The title Prague Winter conjures up enchanting images--a beautiful city that I've always wanted to visit combined with the most sensual season. Add a most admirable, distinguished former Secretary of State Madeleine Albright as its author, who is also a graduate of my alma mater, and I'm engulfed by a book yearning that must be satisfied immediately.
But wait! Not so fast that I want to read this memoir on a Nook or a Kindle. There are photographs, after all. There's the need to browse the book and randomly leaf through the pages, pausing to read a passage here and there, a desire to dive deep into the experience.
And, according to reviewers, Prague Winter: A Personal Story of Remembrance and War, 1937-1948 is a book to be savored. (Review from the Los Angeles Times).
I'm not sure when Albright revealed the following mystery about her past, but I remember puzzling over it when she made it public. I believed her story, but I found it hard to understand that for so many decades she didn't know. And how did her parents manage to keep hidden their ancestries, their personal histories, their identities? But, in central Europe in the late 1930s and 1940s, when it really mattered what you were...Albright's parents decided not to reveal, not ever, that they (and she) were Jewish.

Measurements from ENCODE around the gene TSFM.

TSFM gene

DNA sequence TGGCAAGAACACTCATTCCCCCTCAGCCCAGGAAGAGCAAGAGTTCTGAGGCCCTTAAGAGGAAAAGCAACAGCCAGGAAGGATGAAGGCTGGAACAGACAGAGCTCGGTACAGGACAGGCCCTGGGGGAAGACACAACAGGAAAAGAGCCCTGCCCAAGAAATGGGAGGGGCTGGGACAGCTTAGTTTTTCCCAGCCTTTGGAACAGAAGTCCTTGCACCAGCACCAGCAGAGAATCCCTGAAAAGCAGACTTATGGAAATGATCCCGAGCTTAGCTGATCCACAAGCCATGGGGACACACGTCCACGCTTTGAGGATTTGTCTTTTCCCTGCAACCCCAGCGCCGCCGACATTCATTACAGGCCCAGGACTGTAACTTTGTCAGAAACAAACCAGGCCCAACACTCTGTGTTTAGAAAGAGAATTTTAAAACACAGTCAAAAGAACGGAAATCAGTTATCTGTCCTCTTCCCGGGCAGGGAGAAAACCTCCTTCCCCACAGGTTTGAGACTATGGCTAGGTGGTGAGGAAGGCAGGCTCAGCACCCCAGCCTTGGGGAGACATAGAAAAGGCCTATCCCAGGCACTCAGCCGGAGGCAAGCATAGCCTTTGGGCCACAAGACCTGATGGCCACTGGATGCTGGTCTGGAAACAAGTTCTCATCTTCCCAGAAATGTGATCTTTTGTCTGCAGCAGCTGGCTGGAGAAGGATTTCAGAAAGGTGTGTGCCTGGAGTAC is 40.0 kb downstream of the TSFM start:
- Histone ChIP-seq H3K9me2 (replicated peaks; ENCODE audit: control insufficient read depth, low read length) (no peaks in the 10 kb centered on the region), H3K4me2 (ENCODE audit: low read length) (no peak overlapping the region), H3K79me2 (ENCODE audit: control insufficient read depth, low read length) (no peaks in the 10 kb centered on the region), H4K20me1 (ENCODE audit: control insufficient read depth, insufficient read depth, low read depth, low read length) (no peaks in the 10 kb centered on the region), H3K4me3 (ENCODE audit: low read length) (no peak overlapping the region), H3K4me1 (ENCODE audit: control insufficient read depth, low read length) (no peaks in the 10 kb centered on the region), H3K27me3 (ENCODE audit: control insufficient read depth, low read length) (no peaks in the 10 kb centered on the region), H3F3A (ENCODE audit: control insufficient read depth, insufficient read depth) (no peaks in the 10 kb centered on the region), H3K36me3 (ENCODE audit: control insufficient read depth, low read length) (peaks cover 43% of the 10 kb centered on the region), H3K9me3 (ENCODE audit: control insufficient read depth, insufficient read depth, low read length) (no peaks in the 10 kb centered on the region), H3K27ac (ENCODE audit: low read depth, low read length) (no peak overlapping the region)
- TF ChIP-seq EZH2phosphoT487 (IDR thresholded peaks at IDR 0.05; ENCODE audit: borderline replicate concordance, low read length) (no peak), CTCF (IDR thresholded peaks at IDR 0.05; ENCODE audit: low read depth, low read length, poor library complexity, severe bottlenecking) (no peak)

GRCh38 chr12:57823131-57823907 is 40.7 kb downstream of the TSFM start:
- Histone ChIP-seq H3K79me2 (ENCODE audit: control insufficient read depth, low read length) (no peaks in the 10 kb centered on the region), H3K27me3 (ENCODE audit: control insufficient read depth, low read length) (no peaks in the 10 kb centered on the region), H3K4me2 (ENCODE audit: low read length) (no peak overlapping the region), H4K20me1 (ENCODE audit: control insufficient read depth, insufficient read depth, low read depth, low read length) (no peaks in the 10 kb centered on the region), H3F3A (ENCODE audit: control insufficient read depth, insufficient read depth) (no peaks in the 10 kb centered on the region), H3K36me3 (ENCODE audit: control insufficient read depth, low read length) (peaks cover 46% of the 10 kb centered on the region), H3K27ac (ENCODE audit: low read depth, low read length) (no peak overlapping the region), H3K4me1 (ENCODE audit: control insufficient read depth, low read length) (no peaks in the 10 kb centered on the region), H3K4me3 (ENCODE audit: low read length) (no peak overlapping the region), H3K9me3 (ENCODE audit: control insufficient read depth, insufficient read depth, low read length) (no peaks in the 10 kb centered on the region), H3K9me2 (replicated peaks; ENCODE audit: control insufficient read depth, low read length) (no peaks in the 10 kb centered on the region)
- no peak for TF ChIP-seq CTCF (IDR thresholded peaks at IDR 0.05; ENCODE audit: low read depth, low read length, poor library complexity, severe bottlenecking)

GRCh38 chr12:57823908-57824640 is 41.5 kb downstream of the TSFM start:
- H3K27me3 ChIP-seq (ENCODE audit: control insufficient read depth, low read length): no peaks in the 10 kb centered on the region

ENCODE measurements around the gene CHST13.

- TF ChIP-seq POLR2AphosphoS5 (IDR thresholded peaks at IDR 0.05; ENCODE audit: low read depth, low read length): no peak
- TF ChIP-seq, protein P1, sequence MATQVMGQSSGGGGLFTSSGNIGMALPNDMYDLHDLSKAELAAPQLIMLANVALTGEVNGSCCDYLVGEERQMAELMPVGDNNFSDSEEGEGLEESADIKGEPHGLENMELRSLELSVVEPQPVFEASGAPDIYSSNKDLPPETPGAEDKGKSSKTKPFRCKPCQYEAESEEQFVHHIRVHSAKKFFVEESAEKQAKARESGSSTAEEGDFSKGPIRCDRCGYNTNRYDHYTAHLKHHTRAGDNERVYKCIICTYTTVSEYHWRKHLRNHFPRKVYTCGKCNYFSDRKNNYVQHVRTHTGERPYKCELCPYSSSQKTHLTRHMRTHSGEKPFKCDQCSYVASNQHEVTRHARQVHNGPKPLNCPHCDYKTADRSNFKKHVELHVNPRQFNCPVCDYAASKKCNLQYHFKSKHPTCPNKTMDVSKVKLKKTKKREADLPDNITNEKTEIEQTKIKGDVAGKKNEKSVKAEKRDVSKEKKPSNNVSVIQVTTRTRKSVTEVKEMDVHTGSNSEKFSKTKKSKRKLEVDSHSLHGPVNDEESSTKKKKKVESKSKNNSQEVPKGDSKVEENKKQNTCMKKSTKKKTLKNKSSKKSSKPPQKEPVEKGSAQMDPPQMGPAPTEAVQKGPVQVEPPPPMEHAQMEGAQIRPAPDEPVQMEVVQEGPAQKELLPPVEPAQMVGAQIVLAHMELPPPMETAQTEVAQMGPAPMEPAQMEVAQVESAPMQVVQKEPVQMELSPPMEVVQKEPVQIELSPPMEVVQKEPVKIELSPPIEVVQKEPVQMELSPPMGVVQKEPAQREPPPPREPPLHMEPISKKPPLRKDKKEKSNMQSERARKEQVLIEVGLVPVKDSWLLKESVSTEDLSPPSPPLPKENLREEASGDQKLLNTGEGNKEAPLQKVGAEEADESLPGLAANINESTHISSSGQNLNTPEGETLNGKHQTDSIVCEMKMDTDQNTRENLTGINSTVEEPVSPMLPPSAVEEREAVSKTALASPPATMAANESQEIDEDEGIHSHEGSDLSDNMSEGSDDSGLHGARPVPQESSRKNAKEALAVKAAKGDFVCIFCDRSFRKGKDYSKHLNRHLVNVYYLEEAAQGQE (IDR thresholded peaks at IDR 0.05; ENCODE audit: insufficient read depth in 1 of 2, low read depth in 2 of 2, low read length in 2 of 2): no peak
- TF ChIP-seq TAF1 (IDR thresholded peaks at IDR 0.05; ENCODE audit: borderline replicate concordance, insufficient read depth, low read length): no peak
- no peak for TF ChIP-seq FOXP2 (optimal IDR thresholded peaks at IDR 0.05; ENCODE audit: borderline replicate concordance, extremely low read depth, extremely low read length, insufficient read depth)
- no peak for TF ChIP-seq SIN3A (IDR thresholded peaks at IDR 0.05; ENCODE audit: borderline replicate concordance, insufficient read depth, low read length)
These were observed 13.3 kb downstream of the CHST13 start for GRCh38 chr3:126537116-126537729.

This era in history never ceases to fascinate me. I wish I had a few more links, but I must publish. Dinner awaits.
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